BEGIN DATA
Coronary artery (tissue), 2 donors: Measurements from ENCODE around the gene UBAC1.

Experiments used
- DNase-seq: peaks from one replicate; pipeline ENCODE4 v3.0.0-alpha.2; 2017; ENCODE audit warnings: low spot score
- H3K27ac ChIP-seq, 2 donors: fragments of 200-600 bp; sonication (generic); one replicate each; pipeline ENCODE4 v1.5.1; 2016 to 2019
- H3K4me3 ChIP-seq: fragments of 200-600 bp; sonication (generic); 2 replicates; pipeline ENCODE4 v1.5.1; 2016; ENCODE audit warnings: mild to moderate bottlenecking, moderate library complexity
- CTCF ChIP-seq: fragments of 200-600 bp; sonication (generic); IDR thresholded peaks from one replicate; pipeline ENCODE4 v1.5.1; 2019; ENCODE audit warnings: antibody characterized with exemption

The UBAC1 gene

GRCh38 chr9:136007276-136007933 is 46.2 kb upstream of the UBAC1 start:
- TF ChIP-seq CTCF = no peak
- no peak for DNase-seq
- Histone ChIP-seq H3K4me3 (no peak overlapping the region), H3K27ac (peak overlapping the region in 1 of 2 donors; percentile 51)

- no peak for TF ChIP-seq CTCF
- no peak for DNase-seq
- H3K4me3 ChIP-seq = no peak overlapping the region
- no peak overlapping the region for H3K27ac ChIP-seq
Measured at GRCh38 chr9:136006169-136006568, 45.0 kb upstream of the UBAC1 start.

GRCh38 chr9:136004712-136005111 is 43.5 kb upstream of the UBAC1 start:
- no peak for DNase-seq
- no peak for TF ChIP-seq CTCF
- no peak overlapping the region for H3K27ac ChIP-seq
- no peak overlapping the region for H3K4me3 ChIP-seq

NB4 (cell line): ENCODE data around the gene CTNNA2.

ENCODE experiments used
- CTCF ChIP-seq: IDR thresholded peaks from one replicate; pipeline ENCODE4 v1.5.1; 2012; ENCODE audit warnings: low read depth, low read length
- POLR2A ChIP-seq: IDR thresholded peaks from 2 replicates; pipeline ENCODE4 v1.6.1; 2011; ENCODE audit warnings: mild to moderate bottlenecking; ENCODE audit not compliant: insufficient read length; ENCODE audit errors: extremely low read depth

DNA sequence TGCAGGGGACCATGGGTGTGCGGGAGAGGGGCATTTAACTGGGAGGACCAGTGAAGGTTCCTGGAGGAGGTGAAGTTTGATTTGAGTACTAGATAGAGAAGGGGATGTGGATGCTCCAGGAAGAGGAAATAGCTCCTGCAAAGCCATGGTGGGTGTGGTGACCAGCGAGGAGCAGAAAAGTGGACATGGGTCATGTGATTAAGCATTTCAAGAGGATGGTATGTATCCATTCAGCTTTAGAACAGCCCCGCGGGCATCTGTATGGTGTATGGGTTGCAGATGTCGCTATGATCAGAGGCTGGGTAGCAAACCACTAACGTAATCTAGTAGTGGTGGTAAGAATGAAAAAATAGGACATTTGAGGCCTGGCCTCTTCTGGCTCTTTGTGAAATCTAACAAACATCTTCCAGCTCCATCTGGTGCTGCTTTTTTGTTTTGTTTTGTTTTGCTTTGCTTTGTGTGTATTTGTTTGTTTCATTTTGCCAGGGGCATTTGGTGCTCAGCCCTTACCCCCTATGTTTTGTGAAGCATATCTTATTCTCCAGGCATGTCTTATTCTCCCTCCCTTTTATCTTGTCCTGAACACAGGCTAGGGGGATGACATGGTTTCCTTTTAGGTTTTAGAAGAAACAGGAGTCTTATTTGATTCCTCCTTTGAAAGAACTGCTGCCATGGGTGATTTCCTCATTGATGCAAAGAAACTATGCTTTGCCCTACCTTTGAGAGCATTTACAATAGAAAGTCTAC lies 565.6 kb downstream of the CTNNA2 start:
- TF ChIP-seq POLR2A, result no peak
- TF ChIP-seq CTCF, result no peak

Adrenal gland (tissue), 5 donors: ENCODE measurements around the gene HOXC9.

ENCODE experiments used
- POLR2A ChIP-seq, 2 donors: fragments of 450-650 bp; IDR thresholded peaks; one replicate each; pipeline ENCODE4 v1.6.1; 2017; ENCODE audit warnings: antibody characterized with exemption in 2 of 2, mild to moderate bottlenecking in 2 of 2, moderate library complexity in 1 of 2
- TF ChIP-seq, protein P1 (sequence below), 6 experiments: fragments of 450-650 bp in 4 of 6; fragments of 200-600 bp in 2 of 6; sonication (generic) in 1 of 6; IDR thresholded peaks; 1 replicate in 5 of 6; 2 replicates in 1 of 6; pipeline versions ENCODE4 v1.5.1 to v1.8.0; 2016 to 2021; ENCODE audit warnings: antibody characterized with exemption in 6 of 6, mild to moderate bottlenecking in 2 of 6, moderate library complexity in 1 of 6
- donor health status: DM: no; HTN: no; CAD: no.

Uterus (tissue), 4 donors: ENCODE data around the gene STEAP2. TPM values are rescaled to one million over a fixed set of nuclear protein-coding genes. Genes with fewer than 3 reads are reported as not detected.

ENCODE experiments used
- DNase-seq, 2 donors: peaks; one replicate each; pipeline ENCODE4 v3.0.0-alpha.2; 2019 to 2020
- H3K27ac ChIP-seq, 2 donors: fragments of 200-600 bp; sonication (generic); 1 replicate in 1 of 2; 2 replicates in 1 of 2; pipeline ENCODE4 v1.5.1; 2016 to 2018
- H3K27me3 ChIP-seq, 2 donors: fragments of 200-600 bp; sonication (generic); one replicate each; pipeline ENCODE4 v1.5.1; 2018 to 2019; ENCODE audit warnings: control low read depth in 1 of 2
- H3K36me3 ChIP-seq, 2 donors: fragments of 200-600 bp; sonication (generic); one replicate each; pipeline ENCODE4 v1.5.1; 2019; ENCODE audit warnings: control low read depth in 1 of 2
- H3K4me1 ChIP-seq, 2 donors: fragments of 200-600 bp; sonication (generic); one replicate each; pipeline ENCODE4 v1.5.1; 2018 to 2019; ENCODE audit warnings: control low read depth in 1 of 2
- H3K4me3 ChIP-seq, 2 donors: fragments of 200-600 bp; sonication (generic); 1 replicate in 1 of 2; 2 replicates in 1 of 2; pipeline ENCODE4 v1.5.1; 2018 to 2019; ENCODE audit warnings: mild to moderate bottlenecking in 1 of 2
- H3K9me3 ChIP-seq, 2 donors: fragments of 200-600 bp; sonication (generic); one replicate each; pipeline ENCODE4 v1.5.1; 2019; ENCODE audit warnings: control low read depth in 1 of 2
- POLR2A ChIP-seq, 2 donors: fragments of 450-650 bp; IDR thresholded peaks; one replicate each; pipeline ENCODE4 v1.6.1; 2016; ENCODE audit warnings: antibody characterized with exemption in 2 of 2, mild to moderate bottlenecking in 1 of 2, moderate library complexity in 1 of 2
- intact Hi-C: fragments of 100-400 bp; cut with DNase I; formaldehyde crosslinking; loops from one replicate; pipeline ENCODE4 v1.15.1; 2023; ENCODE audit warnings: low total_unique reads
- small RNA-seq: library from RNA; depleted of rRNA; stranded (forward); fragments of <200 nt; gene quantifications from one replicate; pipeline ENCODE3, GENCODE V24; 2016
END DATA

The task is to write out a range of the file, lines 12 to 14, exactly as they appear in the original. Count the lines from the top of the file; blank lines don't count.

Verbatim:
- no peak for TF ChIP-seq CTCF
- no peak for DNase-seq
- H3K4me3 ChIP-seq = no peak overlapping the region